Over his vibrantly colourful career, which has crossed the half-century mark and is still going strong, Amitabh Bachchan was paired with several generations of heroines and held his own against many male peers, as well as older and younger generations spanning Dilip Kumar to Shah Rukh Khan. His real test, however, was to maintain the upper hand when facing accomplished character actors, ranging from dastardly villains to steadfast friends, and even long-lost parents.
There are many such actors playing key roles in some of Bachchan’s iconic films – would Inspector Vijay Khanna been successful in tackling crime without the tip-offs from an anonymous drunk or proved his mettle against a lesser villain than Teja, would “(the fake) Don” have worked without the acumen of DSP D’Silva or found himself in travails without the machinations of Vardhaman, or Sikandar found his ‘muqaddar’ without the advice of Dervish Baba.
But while stalwarts like Ajit, Iftekhar (often the police superior and in one case, the mafia one), Madan Puri, Om Prakash, Prem Chopra, Ranjit, Nazir Hussain, Satyen Kappu, Kadar Khan, Om Shivpuri, M.B. Shetty, among others, provide more taste and variety to many of Bachchan’s “masala” films as both allies or antagonists, there were at least two who made him scramble to match them onscreen.
The first was arguably Hindi films’ once foremost villain, whose onscreen relationship with Bachchan was aptly demonstrated in an exchange of exactly half a dozen words in one of their blockbusters. As Bachchan asks him with his habitual insouciance: “Aap kaun hai mai-baap?”, he gets a terse but steely retort: “Tumhara baap”. The film was “Amar Akbar Anthony” (1977)
Pran, who had a key role in getting Bachchan the role that made his name, appeared onscreen with him in 11 films over a decade and a half – and save the last two, all are intrinsic to the Bachchan legend.
The first to be cast in “Zanjeer” (1973) as the redoubtable Sher Khan, it was the word of Pran, who had gauged Bachchan’s intensity that finally convinced a reluctant Prakash Mehra to cast Bachchan in the role that laid the template of the “angry young man”.
And in the film, right from their first scene, where he is gratuitously insulted by the good inspector and controls himself after a flash of intense anger, he marks his presence, even after becoming an ally.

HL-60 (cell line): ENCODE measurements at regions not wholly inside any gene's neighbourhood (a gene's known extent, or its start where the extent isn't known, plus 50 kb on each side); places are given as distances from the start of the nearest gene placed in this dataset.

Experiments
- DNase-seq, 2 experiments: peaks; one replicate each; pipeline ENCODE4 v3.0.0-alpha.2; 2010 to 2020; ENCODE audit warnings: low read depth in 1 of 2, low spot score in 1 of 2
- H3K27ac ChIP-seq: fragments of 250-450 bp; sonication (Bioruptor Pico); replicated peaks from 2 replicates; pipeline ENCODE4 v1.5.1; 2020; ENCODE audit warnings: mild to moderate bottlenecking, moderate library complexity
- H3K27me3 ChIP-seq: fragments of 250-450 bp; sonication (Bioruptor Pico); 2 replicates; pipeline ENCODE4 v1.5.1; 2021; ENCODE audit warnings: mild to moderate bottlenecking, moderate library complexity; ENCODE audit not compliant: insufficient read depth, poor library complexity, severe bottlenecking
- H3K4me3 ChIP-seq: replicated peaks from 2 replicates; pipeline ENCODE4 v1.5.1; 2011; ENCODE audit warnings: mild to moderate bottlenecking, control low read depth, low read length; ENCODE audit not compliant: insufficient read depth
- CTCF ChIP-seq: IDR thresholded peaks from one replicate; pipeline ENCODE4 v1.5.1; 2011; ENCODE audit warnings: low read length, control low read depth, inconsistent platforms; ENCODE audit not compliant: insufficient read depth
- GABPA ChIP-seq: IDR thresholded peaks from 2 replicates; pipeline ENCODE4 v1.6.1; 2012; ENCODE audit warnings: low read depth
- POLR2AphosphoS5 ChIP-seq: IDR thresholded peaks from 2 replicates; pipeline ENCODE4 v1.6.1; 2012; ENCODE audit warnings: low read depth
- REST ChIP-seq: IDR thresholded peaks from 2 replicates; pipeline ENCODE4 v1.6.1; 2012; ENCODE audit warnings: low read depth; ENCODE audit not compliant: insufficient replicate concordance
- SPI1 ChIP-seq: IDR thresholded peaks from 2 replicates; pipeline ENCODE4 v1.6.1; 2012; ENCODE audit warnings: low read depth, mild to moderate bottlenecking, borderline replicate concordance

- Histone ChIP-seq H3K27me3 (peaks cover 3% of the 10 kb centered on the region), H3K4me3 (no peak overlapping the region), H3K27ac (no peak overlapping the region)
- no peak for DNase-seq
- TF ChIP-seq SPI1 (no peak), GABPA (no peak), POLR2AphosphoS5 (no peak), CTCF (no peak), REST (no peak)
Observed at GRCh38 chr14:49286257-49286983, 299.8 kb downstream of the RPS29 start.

And Pran also creates a record in becoming a supporting actor who gets to sing in a film, whose structure prevents the hero from doing so.
The two came together in two films the next year (1974) – in “Kasauti”, where Pran pulls off with elan the role of the hero’s Gorkha friend, and even gets to serenade the lead couple with “Hum bolega to bologe ke bolta hai”, and then, more prominently in “Majboor”, where as small-time thief Michael D’Souza, his evidence is key in getting Bachchan out of the murder charge he landed himself in when terminally ill. He again gets a foot-tapping song “Daru ki botal mein… Phir na kehna Michael peeke danga karta hai”.
They reunited in “Amar Akbar Anthony” (1977), where Pran was the hapless driver-turned-flamboyant smuggler, who turns out to be the long-lost father of the three heroes, and then in “Don” (1978), where he, as the crippled tightrope artiste, is virtually the second lead, and Salim-Javed wrote as many crisp dialogues for him as Bachchan in both his roles.
Pran plays the long-lost father again of Bachchan (and Rishi Kapoor) – and the final saviour – again in the multi-starrer “Naseeb” (1981), the stern and embittered jailor in “Kaalia” (1981) – the scene where a deadpan Bachchan predicts the entire sequence of his actions is priceless, the rich but oblivious father, whose neglect leads to Amitabh becoming the “Sharaabi” (1984), and the mentor in “Shahensah” (1988).
The last two appearances were in the sub-par films, the father in “Toofan” and an elderly assistant in “Jadugar” (1989).
The second actor appeared in 14 films with Bachchan – and these also include some of the megastar’s best from “Sholay” (1975) to “Mahaan” (1983). But save two, Amjad Khan was usually a villain – in “Parvarish” (1977), “Kasme Vaade” (1978), “Mr Natwarlal”, “Suhaag” (both 1979), ‘Ram Balram” (1980), “Naseeb” (1981), “Satte pe Satta”, “Desh Premee” (both 1982), and “Nastik” (1983).
However, in three, Amjad Khan was a vital foil to Bachchan – as the laughing gangster Dilawar in “Muqaddar ka Sikandar” (1978), the childhood friend-turned-benefactor Bishan in “Yaarana” (1981), and the estranged father in “Laawaris” (1981).
Neither Pran or Amjad Khan ever sought to upstage Bachchan but in their onscreen encounters, they helped bring out his best as well as provide full entertainment to the audience.
(Vikas Datta can be contacted at email@example.com)